Sky Sabre air defence missile system was recently unveiled at the home of 16 Regiment Royal Artillery.

According to the Army at a press event, Sky Sabre is due in service in 2020 and will prove to be a step change in the UK’s air defences, taking it from short to medium range capability.

Speaking yesterday at the unveiling Air Commodore Ian Gale MBE Senior Responsible Officer for the introduction of the system said:

“You are seeing the future here today, you can’t replace like for like in the digital age. This will take the Army from short to medium range, It is a truly integrated air defence system that will be operated both by the Army and the Royal Air Force. It has significant benefits; it’s fast, reliable and trusted.”

According to the accompanying release, this was the first time that the three principal components of the system had come together; the MBDA launcher that fires the CAMM missile, the Saab radar targeting system, aptly named the giraffe because of its extending neck and the command and the Rafael control electronics suite from which the system is operated.

A host of deals were agreed around the turn of the year but are only now becoming public. This includes award of a contract by the British to the Israeli company to supply a key battlefield command-and-control network for the Sky Sabre system.

The main contract award, which the MoD valued at £78 million, was signed in January with Israel’s Rafael Advanced Defense Systems, to develop a battle management, command, control, communications, computers and intelligence (BMC4I) network.

Missile builder MBDA and surveillance radar supplier Saab say they have also been awarded contracts to integrate other, already ordered, ground-based air-defense system elements into the BMC4I. Rafael, with help from UK partners Babcock, will supply its Modular, Integrated C4I Air & Missile Defense System and associated equipment in a development and manufacture phase likely to be completed around 2020.

Babcock will provide a proportion of UK based activity including: synthetic based test and integration facilities, project management and hardware procurement. The percentage of UK work content on BMC4I is put at 40% with the remainder coming from Israel.


  1. Curious about the Air Commodores words.

    “operated both by the Army and the Royal Air Force”


    This being procured to replace Rapier FSC in 16 Regiment RA, an Army Formation. It and other air defence assets operate under Joint Ground Based Air Defence which is a joint unit with the RAF, but that I believe is just a command umbrella for seamless integration of the Land and Air RAP’s?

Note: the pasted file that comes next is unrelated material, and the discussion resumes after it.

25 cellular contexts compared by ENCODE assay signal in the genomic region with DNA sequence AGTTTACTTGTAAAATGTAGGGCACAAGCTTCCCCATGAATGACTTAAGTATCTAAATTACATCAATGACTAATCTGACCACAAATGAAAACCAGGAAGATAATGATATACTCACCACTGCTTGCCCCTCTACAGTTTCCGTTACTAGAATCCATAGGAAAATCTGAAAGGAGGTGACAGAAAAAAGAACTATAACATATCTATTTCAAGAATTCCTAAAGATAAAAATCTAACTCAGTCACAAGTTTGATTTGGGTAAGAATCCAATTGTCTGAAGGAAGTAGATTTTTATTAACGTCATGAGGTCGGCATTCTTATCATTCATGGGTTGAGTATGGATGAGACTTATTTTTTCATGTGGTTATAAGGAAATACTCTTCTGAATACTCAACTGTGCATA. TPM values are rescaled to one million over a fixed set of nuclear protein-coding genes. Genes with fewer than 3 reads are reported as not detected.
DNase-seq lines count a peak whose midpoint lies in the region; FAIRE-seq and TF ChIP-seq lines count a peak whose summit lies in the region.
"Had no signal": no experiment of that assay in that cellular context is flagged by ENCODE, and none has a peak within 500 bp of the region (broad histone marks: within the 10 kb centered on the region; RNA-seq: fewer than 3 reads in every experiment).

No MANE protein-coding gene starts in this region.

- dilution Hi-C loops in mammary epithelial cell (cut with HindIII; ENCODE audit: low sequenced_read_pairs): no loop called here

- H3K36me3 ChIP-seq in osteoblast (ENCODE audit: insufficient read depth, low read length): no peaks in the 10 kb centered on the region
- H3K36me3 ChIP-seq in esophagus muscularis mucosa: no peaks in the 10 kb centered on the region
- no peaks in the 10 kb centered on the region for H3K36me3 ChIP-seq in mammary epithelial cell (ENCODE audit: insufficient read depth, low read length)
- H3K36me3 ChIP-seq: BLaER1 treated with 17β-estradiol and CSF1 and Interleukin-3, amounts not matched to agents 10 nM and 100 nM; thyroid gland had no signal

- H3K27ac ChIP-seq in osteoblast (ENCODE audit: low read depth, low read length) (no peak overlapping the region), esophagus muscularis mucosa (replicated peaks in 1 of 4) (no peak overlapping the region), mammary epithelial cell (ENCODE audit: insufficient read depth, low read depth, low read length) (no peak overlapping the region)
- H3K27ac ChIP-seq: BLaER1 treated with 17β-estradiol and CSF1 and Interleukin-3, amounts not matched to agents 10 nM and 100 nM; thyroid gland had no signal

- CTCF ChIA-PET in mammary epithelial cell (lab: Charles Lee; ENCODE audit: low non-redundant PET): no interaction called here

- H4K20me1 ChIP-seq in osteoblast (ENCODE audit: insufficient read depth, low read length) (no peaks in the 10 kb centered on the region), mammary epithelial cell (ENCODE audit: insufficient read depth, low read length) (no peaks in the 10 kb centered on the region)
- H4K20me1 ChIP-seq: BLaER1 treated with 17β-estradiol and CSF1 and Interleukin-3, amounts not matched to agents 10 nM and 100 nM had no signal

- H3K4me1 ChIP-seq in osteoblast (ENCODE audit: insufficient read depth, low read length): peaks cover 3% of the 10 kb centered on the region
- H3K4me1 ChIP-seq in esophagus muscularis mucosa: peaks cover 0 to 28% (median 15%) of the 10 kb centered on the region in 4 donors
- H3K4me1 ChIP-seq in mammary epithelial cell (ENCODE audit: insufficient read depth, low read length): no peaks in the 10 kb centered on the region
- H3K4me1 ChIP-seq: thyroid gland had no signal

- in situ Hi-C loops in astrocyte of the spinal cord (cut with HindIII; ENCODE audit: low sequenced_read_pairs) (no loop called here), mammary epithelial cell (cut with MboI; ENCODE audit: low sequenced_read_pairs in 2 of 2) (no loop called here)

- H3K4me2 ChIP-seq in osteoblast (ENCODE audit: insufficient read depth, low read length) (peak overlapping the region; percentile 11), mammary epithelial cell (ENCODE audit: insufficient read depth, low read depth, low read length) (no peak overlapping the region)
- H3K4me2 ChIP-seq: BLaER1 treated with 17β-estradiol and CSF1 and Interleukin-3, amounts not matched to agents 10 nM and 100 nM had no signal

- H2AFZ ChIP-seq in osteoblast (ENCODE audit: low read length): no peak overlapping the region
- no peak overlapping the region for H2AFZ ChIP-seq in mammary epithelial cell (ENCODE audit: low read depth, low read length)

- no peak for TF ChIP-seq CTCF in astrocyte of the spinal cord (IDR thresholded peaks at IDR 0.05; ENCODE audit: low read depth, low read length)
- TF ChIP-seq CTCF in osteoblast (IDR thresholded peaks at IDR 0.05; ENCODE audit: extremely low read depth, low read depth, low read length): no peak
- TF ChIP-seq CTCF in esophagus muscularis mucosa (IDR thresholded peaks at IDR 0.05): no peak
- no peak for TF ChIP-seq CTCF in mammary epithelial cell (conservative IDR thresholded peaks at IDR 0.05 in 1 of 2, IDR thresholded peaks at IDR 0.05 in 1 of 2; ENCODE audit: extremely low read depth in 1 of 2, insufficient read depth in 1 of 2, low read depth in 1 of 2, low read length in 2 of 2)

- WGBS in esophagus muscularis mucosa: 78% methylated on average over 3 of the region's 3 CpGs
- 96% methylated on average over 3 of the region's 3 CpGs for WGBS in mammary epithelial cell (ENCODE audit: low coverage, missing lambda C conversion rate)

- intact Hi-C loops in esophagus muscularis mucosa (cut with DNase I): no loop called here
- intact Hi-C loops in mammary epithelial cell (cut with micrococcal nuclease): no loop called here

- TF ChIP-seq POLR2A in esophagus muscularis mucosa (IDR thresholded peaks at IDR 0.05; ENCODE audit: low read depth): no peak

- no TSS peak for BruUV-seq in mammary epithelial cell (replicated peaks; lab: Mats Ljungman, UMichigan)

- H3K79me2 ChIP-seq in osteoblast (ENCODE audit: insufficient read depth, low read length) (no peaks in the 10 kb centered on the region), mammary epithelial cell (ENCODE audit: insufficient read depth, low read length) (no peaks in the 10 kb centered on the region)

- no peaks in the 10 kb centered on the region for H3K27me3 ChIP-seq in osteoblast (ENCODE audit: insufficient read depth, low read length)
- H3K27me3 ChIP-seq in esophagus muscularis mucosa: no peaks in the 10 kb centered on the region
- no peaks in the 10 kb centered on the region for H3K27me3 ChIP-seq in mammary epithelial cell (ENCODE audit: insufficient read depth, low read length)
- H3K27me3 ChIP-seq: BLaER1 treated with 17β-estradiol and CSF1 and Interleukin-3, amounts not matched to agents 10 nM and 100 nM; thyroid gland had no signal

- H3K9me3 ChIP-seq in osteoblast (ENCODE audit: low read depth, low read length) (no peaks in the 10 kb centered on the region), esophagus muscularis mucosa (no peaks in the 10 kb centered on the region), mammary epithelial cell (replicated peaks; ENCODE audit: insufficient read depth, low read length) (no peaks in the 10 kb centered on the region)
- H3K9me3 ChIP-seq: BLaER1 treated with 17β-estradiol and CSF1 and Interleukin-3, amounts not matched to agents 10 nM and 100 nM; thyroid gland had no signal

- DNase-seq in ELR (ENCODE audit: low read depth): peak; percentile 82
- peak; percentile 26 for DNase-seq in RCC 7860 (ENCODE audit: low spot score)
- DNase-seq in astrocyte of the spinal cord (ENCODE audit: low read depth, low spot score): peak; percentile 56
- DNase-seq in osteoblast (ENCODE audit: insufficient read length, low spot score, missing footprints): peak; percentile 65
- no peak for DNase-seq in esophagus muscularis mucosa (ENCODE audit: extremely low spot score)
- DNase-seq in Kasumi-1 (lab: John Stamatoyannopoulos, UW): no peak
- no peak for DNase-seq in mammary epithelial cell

His words imply to me the RAF will also operate the system, when in fact the RAF Regiment was taken out of the Air Defence game in 2004 when the Shorad Squadrons disbanded.

  2. I’m not an expert on air defence. Can some one explain to me why this sounds a bit limp when compared to the s400 or 300. Are there capabilities I’m missing? Is it like most of NATO we assume we will always have air dominance. If so extremely dangerous.

  3. I suspect that we are not getting just a 25km rabge system as ASRAAM in tests has done much more. The new missile is bassed on ASRAAM.

    However we should have bought a land based Sea Viper with better rabge. Or even the Sea Ceptor Italian ER missile.

    Once again we have not got value for money.

  4. kinda shame we didn’t invest in camm-er and I am guessing the saber is not designed for the potential upgrade in the future. Doubling the range of the missile would have massively increased the capability. They are already not helicopter liftable and so that capacity goes with rapier, so a little larger base unit doesn’t seem like a big problem, unless it would have hit airlift options in the a400.

    • As I understand it CAMM-ER is identical to CAMM, same seeker and motor etc except that it has a kind of ‘first stage’ booster for extra range. So it just needs longer launch tubes and that’s it.

  5. It is gonna be very good a replacement for rapier SAM, which good move but we lack long range defences since we retired bloodhound. Which my concern of British lack long ranges missiles SAM

    I would like see British army restored defence for long range ie:- NASAMS systems with METEOR (MK2) with booster missiles. It is will more cost effective if we buy more METEOR (MK2) for ground and air long range missiles, METEOR MK 2 Which based on British and Japanese project, new AESA seeker and new minor modifications shape.

    Or go for Aster 30 block 2 /aster 45 anti icbm defence with long range anti air defence to more fund it so can cost effective for upgrade aster 30 in destroyer type 45 also in land versions.

    If we add long range defences will put Russian more fears to our air defence.

  6. Good to see a Medium Range Capability coming online next year
    However we must also look at a Long Range version as mentioned above, either bought off the shelf or new design.
    Stationed on the South and East coasts would help deter the Russians even more !


Please enter your comment!
Please enter your name here